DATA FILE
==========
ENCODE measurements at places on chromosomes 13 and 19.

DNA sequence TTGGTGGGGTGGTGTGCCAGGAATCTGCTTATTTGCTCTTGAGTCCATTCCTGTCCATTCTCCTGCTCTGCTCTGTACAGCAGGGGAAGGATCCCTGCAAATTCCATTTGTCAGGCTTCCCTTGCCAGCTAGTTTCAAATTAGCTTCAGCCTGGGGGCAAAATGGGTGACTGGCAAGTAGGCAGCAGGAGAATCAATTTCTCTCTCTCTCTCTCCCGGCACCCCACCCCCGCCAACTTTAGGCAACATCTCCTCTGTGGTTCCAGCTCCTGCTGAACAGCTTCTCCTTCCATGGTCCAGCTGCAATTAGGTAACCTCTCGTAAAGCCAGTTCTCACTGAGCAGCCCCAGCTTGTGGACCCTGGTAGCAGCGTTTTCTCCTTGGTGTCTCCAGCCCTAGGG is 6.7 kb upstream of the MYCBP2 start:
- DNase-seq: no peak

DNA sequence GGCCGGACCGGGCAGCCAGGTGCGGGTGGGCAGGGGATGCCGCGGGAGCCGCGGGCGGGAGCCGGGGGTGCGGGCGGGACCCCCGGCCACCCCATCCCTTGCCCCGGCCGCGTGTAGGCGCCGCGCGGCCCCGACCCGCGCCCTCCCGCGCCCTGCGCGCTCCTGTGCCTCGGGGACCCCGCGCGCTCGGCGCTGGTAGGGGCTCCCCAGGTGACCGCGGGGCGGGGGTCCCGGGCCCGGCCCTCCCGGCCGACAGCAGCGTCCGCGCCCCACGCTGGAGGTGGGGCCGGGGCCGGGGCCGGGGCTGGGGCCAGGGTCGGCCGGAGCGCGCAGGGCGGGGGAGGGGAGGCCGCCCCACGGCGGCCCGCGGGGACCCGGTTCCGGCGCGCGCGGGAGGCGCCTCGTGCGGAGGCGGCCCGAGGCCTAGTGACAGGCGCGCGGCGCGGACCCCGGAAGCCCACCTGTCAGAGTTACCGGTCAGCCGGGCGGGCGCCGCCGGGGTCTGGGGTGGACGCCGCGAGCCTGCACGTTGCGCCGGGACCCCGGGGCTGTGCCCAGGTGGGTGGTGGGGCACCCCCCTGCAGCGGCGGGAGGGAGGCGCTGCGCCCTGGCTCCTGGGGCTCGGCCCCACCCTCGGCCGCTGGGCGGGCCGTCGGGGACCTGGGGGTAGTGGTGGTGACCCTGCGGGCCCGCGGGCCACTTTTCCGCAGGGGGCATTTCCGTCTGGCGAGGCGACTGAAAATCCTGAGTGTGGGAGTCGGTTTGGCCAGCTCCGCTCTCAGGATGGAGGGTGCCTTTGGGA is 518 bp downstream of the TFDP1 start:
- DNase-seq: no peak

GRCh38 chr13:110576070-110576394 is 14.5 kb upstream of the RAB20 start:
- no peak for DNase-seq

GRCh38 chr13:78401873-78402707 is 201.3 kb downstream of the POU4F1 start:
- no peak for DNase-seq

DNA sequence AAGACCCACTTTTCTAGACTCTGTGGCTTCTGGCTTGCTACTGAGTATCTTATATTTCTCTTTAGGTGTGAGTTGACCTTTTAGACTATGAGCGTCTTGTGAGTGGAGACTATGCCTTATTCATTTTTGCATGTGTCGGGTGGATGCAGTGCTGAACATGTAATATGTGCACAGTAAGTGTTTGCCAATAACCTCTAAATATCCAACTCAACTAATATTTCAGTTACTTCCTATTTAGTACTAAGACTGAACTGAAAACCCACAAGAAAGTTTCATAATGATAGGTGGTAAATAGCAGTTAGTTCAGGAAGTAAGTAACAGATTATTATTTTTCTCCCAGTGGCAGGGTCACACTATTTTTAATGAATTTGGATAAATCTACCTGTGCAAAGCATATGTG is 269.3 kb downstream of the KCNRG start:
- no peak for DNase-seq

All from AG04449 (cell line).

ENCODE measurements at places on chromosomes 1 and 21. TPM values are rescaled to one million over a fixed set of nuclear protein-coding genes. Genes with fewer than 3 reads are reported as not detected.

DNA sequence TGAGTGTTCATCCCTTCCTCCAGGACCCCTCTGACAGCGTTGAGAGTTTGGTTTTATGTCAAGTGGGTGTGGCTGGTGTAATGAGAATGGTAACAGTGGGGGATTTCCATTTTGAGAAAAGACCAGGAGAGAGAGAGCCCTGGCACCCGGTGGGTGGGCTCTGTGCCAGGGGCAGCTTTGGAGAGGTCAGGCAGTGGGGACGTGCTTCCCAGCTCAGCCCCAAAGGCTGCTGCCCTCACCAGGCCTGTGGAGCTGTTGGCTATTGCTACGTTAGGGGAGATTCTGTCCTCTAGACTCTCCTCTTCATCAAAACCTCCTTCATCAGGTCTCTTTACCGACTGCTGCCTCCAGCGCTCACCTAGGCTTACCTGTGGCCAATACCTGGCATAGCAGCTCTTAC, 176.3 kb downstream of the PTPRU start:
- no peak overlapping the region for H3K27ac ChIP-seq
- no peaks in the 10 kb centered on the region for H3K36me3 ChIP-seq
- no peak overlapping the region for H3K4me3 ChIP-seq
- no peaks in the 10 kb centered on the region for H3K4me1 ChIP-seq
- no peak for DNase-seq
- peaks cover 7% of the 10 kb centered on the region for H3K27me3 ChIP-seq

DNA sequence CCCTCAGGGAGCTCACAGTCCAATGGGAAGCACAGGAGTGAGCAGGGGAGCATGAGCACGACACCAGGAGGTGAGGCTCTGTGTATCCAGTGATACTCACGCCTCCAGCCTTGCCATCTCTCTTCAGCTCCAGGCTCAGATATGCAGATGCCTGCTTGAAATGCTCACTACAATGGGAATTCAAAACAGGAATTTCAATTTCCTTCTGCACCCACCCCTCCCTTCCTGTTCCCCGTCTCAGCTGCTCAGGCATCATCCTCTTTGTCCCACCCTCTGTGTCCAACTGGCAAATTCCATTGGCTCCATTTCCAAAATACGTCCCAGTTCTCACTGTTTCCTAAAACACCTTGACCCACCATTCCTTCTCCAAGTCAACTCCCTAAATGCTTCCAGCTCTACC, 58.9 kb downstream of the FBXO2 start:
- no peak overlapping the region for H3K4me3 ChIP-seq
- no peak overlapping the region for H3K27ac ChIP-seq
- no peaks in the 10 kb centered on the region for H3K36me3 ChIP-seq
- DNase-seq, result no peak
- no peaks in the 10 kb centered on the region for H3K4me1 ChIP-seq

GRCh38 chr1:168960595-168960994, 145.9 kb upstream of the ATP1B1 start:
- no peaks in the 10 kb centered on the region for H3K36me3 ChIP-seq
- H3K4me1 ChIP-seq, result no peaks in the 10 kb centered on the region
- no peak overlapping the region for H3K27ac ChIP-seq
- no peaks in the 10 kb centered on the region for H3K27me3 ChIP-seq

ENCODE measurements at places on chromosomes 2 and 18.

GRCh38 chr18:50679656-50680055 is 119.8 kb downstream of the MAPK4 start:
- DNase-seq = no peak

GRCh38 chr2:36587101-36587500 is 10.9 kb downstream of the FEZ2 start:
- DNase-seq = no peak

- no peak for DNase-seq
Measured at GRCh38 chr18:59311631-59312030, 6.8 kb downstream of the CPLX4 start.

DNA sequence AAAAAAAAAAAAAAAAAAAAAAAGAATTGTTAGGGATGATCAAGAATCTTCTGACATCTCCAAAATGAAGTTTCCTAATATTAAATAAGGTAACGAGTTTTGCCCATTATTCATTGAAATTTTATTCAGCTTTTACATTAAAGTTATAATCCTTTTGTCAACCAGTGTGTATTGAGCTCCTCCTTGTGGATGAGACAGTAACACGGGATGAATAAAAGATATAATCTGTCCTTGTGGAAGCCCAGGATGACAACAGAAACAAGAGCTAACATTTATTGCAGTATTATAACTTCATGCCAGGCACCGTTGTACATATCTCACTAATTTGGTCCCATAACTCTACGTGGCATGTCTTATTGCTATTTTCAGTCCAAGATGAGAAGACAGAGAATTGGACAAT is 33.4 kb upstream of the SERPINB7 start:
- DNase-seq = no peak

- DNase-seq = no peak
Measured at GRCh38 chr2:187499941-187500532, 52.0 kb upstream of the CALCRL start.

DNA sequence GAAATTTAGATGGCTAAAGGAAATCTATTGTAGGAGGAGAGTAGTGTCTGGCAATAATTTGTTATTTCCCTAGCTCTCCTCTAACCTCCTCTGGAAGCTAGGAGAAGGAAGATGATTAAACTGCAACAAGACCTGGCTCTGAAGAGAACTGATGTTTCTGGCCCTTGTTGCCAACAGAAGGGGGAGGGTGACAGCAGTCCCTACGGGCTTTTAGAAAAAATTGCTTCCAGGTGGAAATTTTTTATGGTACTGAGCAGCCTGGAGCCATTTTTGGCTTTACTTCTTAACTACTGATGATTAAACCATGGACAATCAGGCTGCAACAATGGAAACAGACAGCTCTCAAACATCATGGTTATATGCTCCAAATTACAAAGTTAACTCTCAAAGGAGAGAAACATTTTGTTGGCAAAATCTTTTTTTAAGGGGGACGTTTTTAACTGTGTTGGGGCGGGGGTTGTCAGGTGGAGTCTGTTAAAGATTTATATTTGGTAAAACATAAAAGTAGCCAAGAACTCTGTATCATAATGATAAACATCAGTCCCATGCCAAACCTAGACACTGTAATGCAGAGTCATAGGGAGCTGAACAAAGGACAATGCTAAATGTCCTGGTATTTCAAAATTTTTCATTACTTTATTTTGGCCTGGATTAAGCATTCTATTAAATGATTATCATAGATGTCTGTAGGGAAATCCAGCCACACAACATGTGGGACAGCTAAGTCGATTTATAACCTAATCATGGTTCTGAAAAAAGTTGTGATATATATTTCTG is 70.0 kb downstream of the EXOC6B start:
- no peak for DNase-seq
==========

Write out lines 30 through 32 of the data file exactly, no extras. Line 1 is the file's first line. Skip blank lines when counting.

- no peak overlapping the region for H3K27ac ChIP-seq
- no peaks in the 10 kb centered on the region for H3K27me3 ChIP-seq

ENCODE measurements at places on chromosomes 2 and 18.